Where is Mandarin Oriental International Limited Heading to Next?

Mandarin Oriental International Limited (SGX:M04) has been a market beater over the last five plus years. The company has recorded total returns of 137% from 1 Jan 2009 to the closing price last Friday.

In comparison, the capital gain returns of the SPDR STI ETF (SGX:ES3), a proxy for the Straits Times Index (SGX:^STI), was around 77% for the same duration.

Over the past five financial years, the hotelier paid out a total of US$0.32 in dividends. My fellow Fool Alison Hunt has more notes about the company here. Its main shareholder, Jardine Strategic Holdings Limited (SGX:J37), holds 73.5% of its ordinary shares, and the associated voting rights.

While the returns from Mandarin Oriental have been comforting — as Foolish investors, we should look behind the curtains to understand what the business drivers are for this move in the share price.

A closer look

Mandarin oriental graph 1










Source: Company Annual Report

Mandarin Oriental operates 26 hotels around the world as of the end of financial year 2013 (the calendar year lines up with the financial year). The hotelier has two segments of businesses; namely the hotel ownership and hotel management.

Let’s zoom into the geographical contribution of sales.

The revenue from the different geographical segments are fairly well spread out. Sales from the Other Asia, though, topped the charts at around 33% of total company sales for 2013. It is interesting that the most of the growth comes from Europe. That segment has grown by 105.2% over the last five financial years. That said, all three segments recorded healthy sales growth exceeding 50% over the same duration.

We would ideally like to see the revenue dollars drip down to the bottom line. For that, we look into the profitability of the business segments.

Mandarin oriental graph 2










Source: Company Annual Report

The earnings before interest, tax, depreciation and amortization or EBITDA is the preferred method of profit measurement for the company. The Hong Kong segment towers above the rest for the contribution of EBITDA. It made up close to half of the company’s EBITDA for 2013. Europe has seen a resurgence in 2013 as well, making up 31.7% of total profits. Elsewhere the Other Asia segment saw the largest increase in EBITDA, increasing 713% over the past five financial years.

Finally, to see where the accumulated profits end up, we look to the balance sheet, specifically, the cash and debt development.

Mandarin oriental graph 3










Source: Company Annual Report

For 2013, the level of borrowings increased by more than US$200 million primarily due to an acquisition of freehold land in Paris, France. The acquisition of the interest cost US$382 million. Mandarin Oriental remained in a net debt for the past five financial years. As with a debt scenario, we have to be mindful of the potential for higher interest rates in the future. As such, it may be important to note that 41% of the borrowings in 2013 are capped, or on fixed interest rates.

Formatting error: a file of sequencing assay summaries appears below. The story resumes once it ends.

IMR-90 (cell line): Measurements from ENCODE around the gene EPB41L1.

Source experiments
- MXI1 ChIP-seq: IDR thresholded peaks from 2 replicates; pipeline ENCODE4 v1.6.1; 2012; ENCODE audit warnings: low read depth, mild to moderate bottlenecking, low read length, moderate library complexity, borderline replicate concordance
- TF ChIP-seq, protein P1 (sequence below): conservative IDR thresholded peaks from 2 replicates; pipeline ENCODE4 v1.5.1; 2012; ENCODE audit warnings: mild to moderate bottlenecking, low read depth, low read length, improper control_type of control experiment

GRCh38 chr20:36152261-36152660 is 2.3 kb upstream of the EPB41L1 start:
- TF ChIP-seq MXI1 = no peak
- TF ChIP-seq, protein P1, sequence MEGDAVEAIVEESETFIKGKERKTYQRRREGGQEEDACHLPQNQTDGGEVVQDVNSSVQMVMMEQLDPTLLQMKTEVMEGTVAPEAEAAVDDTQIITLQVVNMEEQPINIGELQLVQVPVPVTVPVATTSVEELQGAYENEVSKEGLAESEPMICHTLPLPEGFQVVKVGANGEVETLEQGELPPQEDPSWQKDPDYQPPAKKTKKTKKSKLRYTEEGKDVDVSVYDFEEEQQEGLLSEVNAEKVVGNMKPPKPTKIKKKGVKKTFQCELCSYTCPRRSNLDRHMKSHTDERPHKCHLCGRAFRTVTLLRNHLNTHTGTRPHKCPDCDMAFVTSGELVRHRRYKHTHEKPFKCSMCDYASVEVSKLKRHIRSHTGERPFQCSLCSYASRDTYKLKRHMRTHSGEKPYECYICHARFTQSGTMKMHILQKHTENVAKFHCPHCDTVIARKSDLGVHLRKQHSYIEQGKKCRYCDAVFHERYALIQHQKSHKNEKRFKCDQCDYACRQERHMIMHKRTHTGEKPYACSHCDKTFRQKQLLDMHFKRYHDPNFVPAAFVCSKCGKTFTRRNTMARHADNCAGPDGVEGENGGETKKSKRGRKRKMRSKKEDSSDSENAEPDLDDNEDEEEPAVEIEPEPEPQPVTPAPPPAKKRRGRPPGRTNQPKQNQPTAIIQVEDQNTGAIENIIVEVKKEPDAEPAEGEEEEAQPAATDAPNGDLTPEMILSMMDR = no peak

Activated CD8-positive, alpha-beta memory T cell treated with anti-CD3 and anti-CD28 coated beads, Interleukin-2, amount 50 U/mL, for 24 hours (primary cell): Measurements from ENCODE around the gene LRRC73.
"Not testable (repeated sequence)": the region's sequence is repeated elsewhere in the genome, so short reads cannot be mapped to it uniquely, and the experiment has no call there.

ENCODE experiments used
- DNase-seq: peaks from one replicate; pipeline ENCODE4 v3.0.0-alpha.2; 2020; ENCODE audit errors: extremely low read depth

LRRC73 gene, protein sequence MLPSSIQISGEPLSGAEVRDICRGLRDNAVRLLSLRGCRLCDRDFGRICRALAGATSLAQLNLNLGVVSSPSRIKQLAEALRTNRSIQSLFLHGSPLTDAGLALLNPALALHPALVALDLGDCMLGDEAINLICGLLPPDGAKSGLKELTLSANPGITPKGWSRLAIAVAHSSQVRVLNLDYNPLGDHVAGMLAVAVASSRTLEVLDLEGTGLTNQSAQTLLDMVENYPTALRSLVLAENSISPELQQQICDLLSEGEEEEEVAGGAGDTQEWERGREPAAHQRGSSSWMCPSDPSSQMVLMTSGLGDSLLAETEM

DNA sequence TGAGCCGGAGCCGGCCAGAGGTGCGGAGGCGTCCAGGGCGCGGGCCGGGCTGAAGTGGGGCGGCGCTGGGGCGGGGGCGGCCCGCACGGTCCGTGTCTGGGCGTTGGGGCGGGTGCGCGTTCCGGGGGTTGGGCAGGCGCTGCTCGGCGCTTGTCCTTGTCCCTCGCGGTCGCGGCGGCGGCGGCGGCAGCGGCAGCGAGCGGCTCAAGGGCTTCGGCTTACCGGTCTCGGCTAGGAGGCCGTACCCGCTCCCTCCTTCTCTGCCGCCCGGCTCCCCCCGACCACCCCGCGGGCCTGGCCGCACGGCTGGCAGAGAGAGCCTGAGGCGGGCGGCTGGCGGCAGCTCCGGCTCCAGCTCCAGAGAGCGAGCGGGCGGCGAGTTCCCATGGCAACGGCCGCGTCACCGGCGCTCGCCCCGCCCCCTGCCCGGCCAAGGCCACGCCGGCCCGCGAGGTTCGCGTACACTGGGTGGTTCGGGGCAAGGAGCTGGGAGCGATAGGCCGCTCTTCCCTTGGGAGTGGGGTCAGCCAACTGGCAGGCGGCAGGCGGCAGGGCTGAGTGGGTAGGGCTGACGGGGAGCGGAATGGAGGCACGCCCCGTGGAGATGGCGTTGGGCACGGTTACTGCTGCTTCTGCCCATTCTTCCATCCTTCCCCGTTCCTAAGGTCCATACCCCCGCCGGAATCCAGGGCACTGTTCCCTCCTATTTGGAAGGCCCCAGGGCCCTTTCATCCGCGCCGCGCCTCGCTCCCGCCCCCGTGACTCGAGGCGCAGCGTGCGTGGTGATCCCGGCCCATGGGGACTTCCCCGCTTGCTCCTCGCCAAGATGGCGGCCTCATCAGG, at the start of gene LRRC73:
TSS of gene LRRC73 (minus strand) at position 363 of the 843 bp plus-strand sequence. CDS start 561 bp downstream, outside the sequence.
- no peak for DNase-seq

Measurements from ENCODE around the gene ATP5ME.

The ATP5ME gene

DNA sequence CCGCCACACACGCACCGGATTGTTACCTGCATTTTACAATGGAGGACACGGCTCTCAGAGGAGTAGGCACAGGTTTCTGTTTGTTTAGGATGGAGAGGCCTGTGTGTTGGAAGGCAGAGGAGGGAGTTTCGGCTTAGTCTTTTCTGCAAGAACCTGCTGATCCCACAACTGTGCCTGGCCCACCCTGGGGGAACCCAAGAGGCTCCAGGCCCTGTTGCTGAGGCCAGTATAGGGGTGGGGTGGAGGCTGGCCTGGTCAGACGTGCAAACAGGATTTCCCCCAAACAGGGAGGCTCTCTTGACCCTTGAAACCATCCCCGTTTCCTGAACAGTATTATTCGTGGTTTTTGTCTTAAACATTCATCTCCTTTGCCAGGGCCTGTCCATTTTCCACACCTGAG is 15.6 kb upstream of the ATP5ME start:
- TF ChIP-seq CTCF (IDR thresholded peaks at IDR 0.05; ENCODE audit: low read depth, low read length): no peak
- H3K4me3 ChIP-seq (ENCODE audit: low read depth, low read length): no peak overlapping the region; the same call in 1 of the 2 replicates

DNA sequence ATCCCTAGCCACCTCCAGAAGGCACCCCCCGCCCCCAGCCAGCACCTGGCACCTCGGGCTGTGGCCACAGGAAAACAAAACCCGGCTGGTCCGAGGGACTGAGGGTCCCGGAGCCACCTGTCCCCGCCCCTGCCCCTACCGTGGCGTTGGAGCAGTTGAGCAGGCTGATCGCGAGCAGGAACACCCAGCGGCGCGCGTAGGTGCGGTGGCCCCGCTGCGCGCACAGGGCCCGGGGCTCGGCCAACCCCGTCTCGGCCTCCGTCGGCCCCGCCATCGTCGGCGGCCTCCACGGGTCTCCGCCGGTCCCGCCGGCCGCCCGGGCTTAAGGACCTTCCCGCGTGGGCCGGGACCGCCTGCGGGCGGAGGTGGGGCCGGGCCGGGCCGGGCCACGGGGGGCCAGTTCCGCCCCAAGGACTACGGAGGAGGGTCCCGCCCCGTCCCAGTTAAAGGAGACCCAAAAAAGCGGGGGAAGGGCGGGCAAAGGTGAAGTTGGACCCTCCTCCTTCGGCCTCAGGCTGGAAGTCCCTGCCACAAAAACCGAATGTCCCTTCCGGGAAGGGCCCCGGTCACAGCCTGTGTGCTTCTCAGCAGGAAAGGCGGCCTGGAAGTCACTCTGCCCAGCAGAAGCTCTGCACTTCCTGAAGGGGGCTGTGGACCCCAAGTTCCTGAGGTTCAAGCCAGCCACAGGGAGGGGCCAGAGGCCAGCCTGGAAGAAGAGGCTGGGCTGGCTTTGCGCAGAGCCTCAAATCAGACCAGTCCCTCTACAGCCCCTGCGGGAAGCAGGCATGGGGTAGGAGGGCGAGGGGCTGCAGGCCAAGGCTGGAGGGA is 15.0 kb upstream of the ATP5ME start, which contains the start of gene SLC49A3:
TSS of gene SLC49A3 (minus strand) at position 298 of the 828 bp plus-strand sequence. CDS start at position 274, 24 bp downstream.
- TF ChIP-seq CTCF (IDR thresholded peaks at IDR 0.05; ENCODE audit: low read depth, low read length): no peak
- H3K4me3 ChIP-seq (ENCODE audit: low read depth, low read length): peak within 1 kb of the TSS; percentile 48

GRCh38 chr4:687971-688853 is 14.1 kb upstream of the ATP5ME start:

A quick peek ahead

As of the end of 2013, Mandarin Oriental manages 26 hotels with 8,000 rooms in total. It also has 18 hotels under development. When put together, the hotelier expects to have close to 11,000 rooms in 25 countries. Of the 18 hotels under development, three are expected to be in America, three in Europe, six in Asia, and another six in places such as Abu Dhabi, and Bodrum. China will be one of the areas of focus for Mandarin Oriental with four hotels being planned there.

Within the next 18 months from the end of 2013, the company expects five new hotels to open in Taipei (Taiwan), Bodrum (Turkey), Marrakech (Morocco), Beijing (China), and Milan (Italy).

Foolish take away

As lifelong students of Foolish long term investing, it pays to look under the hood to understand whether a rise in the company’s share price is supported by the quality of growth that we are looking for.

It is important to keep in mind that the revenue, and profits of the hotelier is also subject to the health of the tourism industry. For the last recession in 2009, sales of Mandarin Oriental fell by 17.5% while EDITBA fell by 46.6%. Individual investors might have to put in balance these considerations in choosing the right price to pay for this company.

As of last Friday’s close of US$1.76, Mandarin Oriental traded at a price-to-earnings ratio of 20.7 and has a dividend yield of around 4%. For more company news and financial information, sign up now for a FREE subscription to The Motley Fool’s weekly investing newsletter, Take Stock Singapore. Written by David Kuo, Take Stock Singapore tells you exactly what’s happening in today’s markets, and shows how you can grow your wealth in the years ahead.

Like us on Facebook  to follow our latest hot articles. 

The Motley Fool's purpose is to help the world invest, better.

The information provided is for general information purposes only and is not intended to be personalised investment or financial advice. Motley Fool Singapore contributor Chin Hui Leong doesn’t own shares in any companies mentioned.